Katie: One of the fun things about the Neighborhood Restaurant Group is that they all use cured meats from the Red Apron Butchery, a Chef Artley incorporated some charcuterie with thinly sliced squash and goat cheese. I love a chef that embraces cheese, and Artley certainly isn’t afraid of it.
Katie: One of my other favorite dishes of the night was the gnocchi. Served two ways, I loved the pan fried version. Chef Artley is hugely proud of his staff, you can tell the way he talks about them. He says his cooks are able to feel out the pasta, without measuring or exact science, they create the perfect gnocchi just by texture. Whatever it was, it was fantastic, I’d highly recommend it. During our dinner, we were lucky to have a surprise visit from Michael Babin – one of the co-founders of the Neighborhood Restaurant Group. Donna and I were able to grill him on his green philosophy.
Donna: Babin said NRG supports localism for two reasons — to benefit the environment and minimize food miles, and to support local business. Yet food quality and localism are different issues. To cut down on the distance food travels to get to the restaurant, the better. But there may be someone only slightly farther away, say within 200 miles, that has better quality produce or meat and better practices, said Babin. When sourcing meat, the issues are even more complicated. Are the animals fed sustainable food? Are they treated humanely? How are they slaughtered?
Katie: I loved listening to Babin talk about all the things he’s considering doing with his restaurants. While we were talking we dug into sirloin, perfectly tender, over house-made pasta. Grab it for yourself on the daily menu by ordering the Fuego Rubbed Grilled Sirloin. It was nice to hear about Babin’s goals for his meat production while tucking into a nice steak.
Donna: More buyers equals more influence, and ultimately, said Babin, his restaurants collectively could have an impact on how things are done. For example, he could agree to buy a lot from a certain farmer if the farmer, say, produces food organically. In that way, the restaurants can become a megaphone for how to do things, said Babin.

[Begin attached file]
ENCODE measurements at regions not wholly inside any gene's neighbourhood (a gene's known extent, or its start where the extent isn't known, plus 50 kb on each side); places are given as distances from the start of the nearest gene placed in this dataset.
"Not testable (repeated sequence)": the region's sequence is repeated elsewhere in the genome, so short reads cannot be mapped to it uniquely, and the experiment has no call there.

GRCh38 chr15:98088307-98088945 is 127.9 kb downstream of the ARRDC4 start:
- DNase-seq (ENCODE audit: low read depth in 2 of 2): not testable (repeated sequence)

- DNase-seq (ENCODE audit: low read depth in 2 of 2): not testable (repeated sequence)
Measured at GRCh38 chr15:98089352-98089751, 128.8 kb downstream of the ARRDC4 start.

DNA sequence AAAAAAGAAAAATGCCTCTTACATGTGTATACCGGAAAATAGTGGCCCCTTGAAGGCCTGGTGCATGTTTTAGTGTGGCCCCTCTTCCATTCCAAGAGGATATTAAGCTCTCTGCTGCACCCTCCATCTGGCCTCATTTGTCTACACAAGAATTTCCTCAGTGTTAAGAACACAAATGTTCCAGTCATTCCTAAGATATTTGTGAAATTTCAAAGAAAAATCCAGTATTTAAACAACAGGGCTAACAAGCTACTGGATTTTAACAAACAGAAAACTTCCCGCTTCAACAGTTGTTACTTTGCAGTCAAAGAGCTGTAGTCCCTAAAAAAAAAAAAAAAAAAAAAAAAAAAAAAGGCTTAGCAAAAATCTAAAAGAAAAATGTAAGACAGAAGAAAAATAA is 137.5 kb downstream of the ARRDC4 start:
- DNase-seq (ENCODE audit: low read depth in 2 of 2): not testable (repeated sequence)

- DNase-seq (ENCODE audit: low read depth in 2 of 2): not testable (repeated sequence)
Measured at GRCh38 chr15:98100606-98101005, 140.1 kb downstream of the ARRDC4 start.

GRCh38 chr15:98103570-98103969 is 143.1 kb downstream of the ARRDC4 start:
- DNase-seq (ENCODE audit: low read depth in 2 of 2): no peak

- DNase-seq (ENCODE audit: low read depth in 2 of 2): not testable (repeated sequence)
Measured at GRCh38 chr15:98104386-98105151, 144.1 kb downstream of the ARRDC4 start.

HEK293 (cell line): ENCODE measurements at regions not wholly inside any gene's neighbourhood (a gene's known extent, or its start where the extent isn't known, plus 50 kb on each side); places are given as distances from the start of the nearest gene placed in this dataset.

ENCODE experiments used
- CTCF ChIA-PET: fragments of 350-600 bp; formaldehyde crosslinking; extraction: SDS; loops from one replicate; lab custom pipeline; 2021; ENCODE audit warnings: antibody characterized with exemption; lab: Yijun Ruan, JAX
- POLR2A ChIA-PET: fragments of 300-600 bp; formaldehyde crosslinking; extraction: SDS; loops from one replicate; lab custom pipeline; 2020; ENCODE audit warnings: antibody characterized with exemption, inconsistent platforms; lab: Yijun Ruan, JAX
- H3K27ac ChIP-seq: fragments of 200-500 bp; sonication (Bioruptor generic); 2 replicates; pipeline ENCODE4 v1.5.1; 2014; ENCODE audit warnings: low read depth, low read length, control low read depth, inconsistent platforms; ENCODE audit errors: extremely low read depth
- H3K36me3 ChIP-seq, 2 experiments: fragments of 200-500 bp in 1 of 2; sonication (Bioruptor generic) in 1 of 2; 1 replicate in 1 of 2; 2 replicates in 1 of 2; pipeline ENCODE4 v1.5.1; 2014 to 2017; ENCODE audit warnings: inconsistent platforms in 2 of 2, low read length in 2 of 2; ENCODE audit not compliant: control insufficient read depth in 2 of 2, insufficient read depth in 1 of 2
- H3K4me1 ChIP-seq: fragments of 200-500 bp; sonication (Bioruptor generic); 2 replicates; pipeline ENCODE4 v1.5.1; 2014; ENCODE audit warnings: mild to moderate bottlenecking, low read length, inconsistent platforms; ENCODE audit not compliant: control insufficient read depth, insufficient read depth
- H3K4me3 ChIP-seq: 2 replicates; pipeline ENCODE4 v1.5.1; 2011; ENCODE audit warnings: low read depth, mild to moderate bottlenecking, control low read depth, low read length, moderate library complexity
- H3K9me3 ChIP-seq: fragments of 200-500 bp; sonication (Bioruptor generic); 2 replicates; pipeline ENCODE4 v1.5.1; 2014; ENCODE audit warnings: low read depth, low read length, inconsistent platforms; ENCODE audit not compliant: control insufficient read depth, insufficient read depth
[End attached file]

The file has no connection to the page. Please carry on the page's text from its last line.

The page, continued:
Katie: We finished with a lovely fried apple pie. I’m usually a chocolate girl, but the fresh market apples, swaddled in a nice dough and fried made me SO HAPPY. Paired with brown sugar ice cream, I almost forgot about the candy bar on the other half of the plate. Josh, the pastry master over at NRG’s Buzz Bakery, designed a candy bar just for Artley. Mad with Dark Chocolate Ganache, Peanut Butter Mousse and broken up with a Hazelnut Crisp, it was outstanding. If the candy bar was served alone I would have not have thought there could be anything better, but the fried apple pie? FANTASTIC.
Donna: I love Evening Star’s commitment to buying local food. As with the other restaurants we’ve profiled in this series, they easily demonstrate not only that local is a good thing to do, but that it tastes good, too. In fact, it tastes fabulous.
Evening Star Cafe is located in Alexandria’s Del Ray neighborhood at 2000 Mount Vernon Avenue Alexandria, VA 22301. Reservations can be yours on OpenTable.